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NEW YORK (MainStreet) – Have you ever booked a flight, only to find out a few weeks later that the price of the ticket had dropped?

Airfare comparison site just introduced a program to put an end to buyer’s – or flier’s – remorse. The Price Drop Payback program allows people who book through their website to monitor the price of a ticket on that flight and get a refund equivalent to the difference if the price drops between their purchase and their flight. The program is being rolled out after a six-month trial period, during which the average user saved $52 per flight, according to CheapAir CEO Jeff Klee.

But CheapAir isn’t the only travel comparison website that offers such a guarantee. Here’s how CheapAir stacks up against its rivals’ policies.

CheapAir: If you find a cheaper price on the same flight after booking through, you’ll get paid the difference. There’s a cap of $100 for the payout, and you’ll receive it only in the form of credit to be used on a future booking through the website. It’s also important to note that you’ll have to monitor the price yourself – it doesn’t happen automatically – and you can only get a refund once. So if the price of your flight drops $20 after a week, you have to decide whether to take the $20 right then and there, or gamble that it will drop even more if you wait.

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Expedia: This popular website kicks things up a notch by not only refunding the difference in price, but also by throwing in a travel coupon for $50. But Expedia kicks things down several notches with one very big caveat: It’s only good if you find a lower fare within 24 hours. As such, it’s not so much a protection against price drops as it is an assurance that they found you the best price available the day you bought your ticket.

Hotwire: This website extends the price-match window a bit, promising a refund of the difference if you find a better airfare or hotel rate within 48 hours. However, it does not promise any additional coupons or credits when you find a better fare.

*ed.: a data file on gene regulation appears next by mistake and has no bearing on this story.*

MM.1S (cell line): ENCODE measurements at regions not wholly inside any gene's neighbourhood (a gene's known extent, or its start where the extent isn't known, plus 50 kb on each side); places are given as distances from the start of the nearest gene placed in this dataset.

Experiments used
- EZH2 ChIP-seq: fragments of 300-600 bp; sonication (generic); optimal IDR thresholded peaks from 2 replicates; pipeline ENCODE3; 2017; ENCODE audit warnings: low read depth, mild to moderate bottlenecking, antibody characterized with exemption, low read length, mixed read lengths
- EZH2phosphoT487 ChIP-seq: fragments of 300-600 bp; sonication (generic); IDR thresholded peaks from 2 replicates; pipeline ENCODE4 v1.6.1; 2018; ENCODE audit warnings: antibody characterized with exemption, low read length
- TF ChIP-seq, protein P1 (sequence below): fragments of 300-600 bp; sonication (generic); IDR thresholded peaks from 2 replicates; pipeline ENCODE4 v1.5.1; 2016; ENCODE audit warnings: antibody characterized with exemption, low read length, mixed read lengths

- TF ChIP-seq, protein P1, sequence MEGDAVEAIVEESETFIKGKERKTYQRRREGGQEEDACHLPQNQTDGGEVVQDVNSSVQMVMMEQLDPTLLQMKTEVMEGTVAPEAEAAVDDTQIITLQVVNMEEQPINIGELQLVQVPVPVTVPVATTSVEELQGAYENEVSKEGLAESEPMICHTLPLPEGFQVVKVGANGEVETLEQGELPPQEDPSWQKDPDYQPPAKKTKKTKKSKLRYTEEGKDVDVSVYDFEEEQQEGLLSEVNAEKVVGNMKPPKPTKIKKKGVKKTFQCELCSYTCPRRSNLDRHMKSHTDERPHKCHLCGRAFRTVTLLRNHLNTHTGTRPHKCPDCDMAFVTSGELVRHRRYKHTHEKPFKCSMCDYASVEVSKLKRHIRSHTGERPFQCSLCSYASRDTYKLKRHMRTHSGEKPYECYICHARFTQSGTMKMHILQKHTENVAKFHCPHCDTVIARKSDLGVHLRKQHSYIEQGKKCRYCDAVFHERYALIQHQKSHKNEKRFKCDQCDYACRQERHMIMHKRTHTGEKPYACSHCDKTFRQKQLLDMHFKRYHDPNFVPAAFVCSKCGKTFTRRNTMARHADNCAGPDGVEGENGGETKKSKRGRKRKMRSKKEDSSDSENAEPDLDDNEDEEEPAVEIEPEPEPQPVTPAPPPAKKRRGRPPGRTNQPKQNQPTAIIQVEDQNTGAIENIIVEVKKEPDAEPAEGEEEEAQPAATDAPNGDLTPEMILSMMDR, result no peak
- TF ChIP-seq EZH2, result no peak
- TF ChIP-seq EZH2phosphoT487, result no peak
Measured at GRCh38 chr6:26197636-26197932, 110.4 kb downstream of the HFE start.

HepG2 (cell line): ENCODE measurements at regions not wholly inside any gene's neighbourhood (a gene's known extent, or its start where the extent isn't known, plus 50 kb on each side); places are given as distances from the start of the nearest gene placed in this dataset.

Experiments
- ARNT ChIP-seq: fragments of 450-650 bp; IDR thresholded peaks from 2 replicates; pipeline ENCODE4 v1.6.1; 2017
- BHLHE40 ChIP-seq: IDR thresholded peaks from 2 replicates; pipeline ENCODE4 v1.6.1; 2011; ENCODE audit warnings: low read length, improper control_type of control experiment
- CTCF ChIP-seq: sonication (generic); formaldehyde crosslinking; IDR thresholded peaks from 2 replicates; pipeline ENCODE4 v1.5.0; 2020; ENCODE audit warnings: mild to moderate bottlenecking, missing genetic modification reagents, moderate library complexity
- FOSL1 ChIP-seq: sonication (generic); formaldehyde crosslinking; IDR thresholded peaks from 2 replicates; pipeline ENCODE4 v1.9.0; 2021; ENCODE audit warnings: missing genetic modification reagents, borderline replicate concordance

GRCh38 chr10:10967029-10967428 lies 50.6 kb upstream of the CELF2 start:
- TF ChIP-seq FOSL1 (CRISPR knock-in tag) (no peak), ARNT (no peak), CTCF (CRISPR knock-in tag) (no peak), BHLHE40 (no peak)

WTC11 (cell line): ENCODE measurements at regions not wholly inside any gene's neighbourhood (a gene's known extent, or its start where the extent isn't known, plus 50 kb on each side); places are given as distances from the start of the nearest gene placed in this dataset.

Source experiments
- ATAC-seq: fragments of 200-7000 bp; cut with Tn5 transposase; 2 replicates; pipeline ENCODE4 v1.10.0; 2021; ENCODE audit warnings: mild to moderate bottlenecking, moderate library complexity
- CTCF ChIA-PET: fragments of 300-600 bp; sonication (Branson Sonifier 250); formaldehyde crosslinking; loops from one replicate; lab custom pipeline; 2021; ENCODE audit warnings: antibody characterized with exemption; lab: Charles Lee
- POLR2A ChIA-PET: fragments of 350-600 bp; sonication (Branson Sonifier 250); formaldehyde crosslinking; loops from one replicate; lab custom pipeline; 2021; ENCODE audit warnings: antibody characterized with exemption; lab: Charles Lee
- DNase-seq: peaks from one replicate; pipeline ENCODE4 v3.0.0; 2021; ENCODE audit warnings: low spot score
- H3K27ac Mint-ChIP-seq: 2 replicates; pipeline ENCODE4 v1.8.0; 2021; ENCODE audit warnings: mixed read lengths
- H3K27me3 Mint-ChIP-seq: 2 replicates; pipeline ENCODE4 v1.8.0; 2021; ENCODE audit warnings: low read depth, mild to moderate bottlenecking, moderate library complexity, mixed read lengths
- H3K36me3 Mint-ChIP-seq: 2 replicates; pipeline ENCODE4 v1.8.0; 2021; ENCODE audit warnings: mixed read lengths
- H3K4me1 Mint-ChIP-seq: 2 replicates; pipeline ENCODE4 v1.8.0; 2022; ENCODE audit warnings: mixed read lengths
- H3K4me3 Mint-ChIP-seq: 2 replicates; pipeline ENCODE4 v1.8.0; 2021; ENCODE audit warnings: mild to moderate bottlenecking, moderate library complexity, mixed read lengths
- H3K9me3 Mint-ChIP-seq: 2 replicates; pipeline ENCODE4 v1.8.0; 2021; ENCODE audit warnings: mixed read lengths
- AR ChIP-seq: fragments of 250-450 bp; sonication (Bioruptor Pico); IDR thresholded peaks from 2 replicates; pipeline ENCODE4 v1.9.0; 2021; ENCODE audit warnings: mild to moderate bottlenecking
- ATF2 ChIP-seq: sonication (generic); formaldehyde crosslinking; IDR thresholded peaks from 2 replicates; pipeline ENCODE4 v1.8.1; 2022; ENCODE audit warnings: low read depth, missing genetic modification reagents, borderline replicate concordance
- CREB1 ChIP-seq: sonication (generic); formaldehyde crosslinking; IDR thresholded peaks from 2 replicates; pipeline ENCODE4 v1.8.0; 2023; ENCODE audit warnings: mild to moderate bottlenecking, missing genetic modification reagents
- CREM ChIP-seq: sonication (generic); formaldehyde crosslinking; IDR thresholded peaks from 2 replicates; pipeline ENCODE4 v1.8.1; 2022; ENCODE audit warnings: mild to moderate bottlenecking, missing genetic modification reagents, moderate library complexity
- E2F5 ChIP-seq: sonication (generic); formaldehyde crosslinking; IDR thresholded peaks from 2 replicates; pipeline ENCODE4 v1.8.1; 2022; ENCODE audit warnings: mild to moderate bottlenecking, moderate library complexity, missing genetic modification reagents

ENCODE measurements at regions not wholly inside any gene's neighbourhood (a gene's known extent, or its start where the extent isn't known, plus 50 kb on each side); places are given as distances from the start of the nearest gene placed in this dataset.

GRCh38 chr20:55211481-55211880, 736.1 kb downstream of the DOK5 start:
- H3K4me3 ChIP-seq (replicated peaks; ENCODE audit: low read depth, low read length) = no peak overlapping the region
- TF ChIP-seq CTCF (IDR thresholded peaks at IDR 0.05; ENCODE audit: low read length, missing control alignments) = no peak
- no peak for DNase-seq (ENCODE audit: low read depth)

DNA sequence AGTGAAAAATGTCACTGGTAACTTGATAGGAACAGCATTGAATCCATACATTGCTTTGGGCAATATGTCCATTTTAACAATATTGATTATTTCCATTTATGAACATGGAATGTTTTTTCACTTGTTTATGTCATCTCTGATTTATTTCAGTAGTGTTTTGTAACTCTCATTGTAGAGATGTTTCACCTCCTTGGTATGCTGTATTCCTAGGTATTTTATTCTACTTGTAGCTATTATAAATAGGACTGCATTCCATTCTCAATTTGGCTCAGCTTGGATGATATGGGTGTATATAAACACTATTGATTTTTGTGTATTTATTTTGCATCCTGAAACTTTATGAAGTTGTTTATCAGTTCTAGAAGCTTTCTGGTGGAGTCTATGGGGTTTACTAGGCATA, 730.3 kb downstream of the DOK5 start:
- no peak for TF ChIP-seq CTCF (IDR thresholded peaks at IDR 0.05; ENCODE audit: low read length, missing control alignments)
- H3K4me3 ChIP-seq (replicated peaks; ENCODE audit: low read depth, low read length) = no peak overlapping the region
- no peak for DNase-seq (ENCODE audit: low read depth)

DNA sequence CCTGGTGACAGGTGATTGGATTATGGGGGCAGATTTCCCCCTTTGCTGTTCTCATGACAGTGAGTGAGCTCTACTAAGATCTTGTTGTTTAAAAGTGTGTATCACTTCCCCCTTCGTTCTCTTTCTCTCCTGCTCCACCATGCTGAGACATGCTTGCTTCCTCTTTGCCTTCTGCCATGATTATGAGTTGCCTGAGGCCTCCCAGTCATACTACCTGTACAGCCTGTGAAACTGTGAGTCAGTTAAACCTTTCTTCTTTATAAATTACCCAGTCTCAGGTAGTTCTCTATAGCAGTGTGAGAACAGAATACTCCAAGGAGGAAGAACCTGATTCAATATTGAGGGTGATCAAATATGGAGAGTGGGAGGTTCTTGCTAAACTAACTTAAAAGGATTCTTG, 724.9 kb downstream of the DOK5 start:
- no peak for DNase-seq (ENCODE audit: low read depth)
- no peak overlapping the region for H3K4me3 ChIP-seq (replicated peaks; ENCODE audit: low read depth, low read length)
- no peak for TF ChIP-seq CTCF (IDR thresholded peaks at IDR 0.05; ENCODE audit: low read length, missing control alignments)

Orbitz: This website has a similar program to Expedia’s, which it calls the Low Fare Promise: If you find a lower fare on a flight you just booked, fill out a claims form on the Orbitz website by midnight CT that day to get a $50 coupon toward your next Orbitz purchase (the fare must be at least $5 cheaper to qualify). Another program, Orbitz Price Assurance, offers more long-term protection: If another customer on Orbitz books the same flight or hotel as you at a lower price, you’ll be refunded the difference. Compared to CheapAir, Orbitz offers a higher potential refund (up to $250 per flight and $500 per hotel room), and will grant you the refund automatically. On the other hand, the better fare must be found only on Orbitz, and you only receive the refund if someone else books that same flight or hotel. As such, you’re probably less likely to actually get the refund, though it has the potential to be higher if you do.

Priceline: Similar to Orbitz and Expedia, Priceline will refund the difference if you find a lower-priced flight within 24 hours, as well as throw in a $50 credit toward your next Priceline vacation package. If you use the Name Your Own Price program, however, you get the Big Deal Guarantee, which will match any price you find up to midnight the day before your trip (and throw in $50 credit toward your next Priceline package). The downside is that you only get this benefit if you use Name Your Own Price, which allows you to get lower-than-published prices for the cost of being locked into whichever airline accepts your bid. If you’d rather have more control over your airline, flight time and hotel, the program isn’t for you.

Matt Brownell is a staff reporter for MainStreet. You can reach him by email at, or follow him on Twitter @Brownellorama.